Wednesday, September 7, 2016

A Quiet Nature with Various Charms

"What's the point of living if we don't
Die at the end of it?" My mother
Insisted that death was a portal,

A one-shot either/or if/then gate,
Sort into heaven or into hell,
No more decisions ever again,

Happiness/suffering forever
And ever and ever and ever.
In her evangelical high school

Yearbook, there's a black-&-white picture
Of her, rich chestnut hair looking black,
Poor dentition touched-up to look white,

1945, world's end somewhere,
Beginning of adulthood for her,
"Quiet nature with various charms."

It's painful to look at. I feel like
The parent, aching to find some way
To protect and defend this poor child.

She found her own way, and then she died,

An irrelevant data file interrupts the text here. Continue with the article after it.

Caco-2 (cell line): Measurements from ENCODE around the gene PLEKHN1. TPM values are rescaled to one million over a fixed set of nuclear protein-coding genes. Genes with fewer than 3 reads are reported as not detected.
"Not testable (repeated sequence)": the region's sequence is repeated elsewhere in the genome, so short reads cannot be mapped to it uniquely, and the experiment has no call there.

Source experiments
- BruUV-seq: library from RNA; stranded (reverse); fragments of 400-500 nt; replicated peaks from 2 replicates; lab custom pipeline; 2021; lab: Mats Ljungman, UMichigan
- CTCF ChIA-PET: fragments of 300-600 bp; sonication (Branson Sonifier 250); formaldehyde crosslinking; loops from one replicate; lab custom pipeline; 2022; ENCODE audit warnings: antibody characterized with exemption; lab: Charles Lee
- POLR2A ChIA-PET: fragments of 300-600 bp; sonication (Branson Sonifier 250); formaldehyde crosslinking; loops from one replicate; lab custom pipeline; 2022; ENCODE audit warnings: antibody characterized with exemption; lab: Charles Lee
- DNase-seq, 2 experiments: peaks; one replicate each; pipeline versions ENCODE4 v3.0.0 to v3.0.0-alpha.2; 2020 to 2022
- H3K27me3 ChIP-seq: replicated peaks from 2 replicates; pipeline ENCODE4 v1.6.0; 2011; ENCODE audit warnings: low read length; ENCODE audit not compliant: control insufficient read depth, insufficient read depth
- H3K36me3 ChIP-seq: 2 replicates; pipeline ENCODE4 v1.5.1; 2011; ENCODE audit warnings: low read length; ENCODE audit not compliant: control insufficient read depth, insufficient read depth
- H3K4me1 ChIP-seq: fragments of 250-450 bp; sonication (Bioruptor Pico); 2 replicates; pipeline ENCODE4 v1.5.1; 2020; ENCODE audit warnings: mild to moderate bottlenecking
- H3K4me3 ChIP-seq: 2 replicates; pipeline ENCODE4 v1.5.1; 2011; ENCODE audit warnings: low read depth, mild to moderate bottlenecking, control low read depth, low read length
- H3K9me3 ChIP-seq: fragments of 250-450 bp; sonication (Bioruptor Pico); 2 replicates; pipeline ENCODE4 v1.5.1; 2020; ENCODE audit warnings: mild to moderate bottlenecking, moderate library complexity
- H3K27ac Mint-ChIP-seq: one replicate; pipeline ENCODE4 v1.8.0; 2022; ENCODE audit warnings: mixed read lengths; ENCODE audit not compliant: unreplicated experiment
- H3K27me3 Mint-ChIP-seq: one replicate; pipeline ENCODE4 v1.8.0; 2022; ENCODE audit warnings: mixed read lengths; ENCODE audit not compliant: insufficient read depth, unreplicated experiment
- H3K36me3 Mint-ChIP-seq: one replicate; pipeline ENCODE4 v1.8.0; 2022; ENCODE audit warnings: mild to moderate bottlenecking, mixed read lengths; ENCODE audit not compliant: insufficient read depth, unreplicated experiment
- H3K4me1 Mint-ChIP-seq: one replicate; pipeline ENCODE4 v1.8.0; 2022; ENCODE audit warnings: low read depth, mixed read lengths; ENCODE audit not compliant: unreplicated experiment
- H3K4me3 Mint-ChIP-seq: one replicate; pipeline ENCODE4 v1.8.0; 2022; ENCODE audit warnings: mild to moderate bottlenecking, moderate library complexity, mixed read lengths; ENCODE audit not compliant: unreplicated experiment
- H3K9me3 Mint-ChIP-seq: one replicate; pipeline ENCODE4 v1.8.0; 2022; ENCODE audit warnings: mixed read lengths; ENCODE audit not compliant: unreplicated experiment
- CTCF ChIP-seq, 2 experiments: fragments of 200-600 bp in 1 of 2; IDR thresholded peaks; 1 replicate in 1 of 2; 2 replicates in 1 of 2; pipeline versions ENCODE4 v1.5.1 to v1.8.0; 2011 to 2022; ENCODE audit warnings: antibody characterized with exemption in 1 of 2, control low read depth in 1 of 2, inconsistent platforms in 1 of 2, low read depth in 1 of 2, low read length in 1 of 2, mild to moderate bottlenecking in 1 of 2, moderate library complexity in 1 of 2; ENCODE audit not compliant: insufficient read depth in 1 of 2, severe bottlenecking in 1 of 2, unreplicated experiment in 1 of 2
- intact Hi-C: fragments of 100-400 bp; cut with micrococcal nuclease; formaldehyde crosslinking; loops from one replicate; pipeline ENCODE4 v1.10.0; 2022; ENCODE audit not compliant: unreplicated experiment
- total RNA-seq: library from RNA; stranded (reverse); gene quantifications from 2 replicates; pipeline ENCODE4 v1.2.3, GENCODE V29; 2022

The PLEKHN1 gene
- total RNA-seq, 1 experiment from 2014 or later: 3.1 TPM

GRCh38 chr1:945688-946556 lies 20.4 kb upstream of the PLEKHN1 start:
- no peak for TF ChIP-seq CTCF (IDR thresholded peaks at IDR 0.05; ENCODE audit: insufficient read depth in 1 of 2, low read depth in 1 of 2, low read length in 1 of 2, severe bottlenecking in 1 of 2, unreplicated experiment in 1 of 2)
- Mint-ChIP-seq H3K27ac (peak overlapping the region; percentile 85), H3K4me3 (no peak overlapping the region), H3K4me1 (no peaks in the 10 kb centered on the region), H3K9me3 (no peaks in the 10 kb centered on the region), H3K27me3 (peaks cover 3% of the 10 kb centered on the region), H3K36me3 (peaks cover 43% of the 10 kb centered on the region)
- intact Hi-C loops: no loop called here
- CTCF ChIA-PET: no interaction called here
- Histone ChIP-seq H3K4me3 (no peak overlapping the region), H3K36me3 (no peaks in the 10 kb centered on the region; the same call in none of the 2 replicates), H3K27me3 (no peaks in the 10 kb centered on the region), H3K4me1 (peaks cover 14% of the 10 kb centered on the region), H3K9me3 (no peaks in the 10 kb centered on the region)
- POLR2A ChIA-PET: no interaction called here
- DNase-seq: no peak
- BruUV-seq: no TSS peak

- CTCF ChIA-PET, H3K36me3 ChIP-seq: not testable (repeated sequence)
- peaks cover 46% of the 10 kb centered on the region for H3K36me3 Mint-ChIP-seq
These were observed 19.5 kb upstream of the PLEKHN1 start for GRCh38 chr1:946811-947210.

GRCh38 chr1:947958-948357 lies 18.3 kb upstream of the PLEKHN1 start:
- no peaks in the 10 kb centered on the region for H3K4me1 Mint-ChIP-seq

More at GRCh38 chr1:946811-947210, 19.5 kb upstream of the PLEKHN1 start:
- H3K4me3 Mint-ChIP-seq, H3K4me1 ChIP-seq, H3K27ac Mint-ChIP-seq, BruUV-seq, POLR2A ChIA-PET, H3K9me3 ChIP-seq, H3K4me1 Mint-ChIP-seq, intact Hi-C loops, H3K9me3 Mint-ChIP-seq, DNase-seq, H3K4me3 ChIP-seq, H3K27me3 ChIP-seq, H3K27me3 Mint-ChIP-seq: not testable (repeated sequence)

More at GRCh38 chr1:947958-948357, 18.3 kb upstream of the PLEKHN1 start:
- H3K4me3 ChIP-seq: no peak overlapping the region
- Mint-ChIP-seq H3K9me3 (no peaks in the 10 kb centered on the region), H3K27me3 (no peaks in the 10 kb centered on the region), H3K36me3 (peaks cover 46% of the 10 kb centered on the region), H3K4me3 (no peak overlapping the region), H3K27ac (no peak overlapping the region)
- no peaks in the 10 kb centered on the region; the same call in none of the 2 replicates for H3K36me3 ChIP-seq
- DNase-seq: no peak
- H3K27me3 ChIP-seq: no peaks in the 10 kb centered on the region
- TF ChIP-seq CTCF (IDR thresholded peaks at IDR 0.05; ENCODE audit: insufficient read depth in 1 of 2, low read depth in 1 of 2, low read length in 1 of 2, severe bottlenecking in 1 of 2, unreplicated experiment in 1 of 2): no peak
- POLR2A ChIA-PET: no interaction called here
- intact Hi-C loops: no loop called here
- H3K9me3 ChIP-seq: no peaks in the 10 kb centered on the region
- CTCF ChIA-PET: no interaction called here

Sixty-six years on, officially.
But that sweet, anxious smile and the cruel

Pseudo-compliment of the yearbook
Editors trying to find something
Nice to say about the quiet girl

From the backwoods Massachusetts farm,
Raised dirt poor by her widowed mother
And nine older brothers and sisters.

She was at least as skeptical as
Me, but behind that smile she kept hid
A fierce need to cling to her mother's

Faith, however easily she fled
Her mother's rocky scrap of pasture.
What's the point of dying if we don't?

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